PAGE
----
John Fredriksen’s pursuit of Belgian tanker giant Euronav has taken a sharp twist with the revelation that a private entity has taken a 16% holding in New York’s International Seaways, another major tanker owner that has been a close Euronav ally.

A holding by a private Fredriksen-controlled entity, Famatown Finance Ltd, of just over 8m shares in the US-listed owner has been revealed in a filing with US securities regulators.

This would make Famatown and Fredriksen Seaways’ largest stakeholder.

Fredriksen’s public company, Frontline, has secured a similar stake in Euronav and disclosed a signed term sheet aimed at a merger with the Belgian company that would create the largest public tanker company ever.

But the combination is being opposed by Euronav’s largest shareholder, CMB of Belgium, which has vowed a proxy fight for board control at an annual general meeting on 19 May.

CMB, controlled by the Saverys family, proposes a combination with its own subsidiary that is pursuing green-energy alternatives for shipowners.

The Famatown disclosure quickly spurred speculation in New York finance circles on Wednesday night as to what might be Fredriksen’s motives.

“It could be any number of things,” said one veteran banker. “He thinks the tanker market is about to run. It’s a hedge against some of the shareholder antics at Euronav. Or he wants to make it a three-way deal.”

The latter cannot be ruled out given the close history of cooperation between Euronav and Seaways, who jointly own a pair of FSOs and are partners in VLCC pool Tankers International.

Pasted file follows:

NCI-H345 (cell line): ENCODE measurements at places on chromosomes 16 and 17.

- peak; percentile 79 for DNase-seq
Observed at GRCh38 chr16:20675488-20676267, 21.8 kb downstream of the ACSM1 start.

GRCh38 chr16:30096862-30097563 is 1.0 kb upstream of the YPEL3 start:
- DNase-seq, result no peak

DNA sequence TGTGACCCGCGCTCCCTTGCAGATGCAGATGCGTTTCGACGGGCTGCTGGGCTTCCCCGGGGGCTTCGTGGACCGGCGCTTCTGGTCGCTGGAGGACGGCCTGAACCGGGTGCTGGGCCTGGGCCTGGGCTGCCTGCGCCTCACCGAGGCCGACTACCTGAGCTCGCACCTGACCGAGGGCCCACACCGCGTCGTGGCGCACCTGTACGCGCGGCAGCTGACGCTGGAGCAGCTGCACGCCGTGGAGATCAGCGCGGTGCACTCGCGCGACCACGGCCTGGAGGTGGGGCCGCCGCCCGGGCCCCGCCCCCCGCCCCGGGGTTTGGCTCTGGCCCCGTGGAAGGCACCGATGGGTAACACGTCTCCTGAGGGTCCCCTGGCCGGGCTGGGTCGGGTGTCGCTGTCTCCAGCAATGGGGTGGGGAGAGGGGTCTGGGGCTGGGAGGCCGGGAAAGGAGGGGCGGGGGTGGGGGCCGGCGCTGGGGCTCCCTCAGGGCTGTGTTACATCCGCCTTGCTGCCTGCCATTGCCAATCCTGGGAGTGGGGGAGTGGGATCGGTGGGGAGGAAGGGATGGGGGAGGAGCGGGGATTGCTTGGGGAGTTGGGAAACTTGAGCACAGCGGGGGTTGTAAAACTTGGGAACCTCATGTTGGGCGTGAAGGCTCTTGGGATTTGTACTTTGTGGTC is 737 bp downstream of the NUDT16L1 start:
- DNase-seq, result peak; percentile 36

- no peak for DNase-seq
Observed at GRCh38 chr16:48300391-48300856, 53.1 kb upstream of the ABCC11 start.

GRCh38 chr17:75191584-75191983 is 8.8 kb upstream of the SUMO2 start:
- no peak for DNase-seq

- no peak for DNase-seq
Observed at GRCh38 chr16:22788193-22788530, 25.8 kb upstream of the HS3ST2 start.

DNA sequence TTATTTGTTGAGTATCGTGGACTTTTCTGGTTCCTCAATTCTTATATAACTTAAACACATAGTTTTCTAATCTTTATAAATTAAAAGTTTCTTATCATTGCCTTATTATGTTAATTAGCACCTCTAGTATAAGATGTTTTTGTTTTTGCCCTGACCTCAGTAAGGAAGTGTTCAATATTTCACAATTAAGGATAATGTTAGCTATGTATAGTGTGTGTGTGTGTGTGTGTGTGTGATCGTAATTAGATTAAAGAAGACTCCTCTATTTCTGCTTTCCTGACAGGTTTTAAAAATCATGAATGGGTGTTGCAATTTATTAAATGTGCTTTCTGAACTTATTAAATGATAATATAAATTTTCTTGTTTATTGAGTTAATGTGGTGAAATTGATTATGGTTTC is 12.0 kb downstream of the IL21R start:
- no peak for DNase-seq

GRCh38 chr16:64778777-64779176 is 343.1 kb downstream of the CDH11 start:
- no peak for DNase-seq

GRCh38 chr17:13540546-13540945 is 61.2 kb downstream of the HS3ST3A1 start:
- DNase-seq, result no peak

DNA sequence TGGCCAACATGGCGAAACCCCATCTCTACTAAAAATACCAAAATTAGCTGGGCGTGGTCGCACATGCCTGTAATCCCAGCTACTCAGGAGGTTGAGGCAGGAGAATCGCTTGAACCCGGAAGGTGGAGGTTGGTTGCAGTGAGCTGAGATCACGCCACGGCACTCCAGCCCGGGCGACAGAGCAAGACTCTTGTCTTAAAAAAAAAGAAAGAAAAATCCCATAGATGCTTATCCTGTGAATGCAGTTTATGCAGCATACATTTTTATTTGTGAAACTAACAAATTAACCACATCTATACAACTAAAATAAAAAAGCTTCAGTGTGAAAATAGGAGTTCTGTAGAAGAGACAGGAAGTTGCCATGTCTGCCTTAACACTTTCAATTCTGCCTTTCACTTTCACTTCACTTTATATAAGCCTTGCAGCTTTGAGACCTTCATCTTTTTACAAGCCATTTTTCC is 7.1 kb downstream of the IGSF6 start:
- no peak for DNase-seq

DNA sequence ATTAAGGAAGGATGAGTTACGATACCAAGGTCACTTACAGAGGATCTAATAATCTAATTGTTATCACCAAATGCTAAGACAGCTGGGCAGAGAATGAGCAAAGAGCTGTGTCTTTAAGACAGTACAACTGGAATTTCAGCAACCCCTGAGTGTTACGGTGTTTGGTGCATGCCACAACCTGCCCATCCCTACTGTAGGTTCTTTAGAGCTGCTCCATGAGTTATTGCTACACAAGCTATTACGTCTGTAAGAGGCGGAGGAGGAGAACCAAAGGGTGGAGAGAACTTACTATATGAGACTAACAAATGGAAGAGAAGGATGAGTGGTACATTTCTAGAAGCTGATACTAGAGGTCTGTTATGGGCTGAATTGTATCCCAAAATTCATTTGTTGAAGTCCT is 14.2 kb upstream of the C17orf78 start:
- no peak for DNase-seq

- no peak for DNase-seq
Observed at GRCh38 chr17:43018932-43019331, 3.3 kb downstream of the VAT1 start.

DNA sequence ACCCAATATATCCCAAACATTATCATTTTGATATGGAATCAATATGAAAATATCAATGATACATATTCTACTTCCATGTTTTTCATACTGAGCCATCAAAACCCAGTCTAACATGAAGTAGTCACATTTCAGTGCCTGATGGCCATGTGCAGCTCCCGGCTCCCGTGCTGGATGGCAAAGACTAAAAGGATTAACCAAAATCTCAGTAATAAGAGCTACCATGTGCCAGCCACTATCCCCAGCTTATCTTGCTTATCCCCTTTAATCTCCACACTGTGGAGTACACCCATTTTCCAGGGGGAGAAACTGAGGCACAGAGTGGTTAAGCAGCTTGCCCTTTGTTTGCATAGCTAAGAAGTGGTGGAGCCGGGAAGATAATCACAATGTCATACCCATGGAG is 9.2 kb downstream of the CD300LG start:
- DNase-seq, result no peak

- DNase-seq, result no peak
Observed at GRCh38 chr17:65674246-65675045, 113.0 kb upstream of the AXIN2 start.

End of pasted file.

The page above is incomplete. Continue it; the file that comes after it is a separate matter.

With the proposed Frontline-Euronav combination already set to create a $4.5bn entity in a low tanker market, Seaways could add a further $1.1bn at its current share value, which increased about 8.6% in Wednesday trading in New York.

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However, other factors could be in play as the Saverys clan promises to make things difficult for the merger to go forward amid its escalating shareholding in Euronav, now over 16%.

“Maybe Fredriksen doesn’t like the way Euronav management is acting. Maybe he wants more control. Maybe he wants to renegotiate the deal,” the banker said.

“It’s a stick that he can hold over Euronav and the deal.”

Fredriksen also may have taken advantage of moves by Seaways’ largest shareholder, Cyrus Capital, to sell down its stake in the stock.

New York-based Cyrus sold down to 2.99m shares in the Lois Zabrocky-led owner, having moved about 1m units in five separate disposals beginning on 6 April, filings show.

Purely financial?

Norwegian investment bank Fearnley Securities said the move could be a pure financial investment.

But analysts Peder Nicolai Jarlsby, Erik Gabriel Hovi and Ulrik Mannhart added: “The move largely resembles the modus operandi seen in Euronav which has culminated in a signed term sheet to create the world’s largest public tanker owner.”

They added that International Seaways has over a long period of time traded at a major discount to net asset value (NAV).

Since 2018, Fearnleys estimates this at 70%, with Frontline’s share price at 30% above NAV.

“As such, we believe this (more likely than not) is a financial investment as opposed to an attempt to further consolidate the market,” said the analysts.

International Seaways, along with VLCCs, has a “relatively old” LR1/panamax fleet and about 40 MRs built on average before 2010, they added. Frontline largely holds modern eco vessels.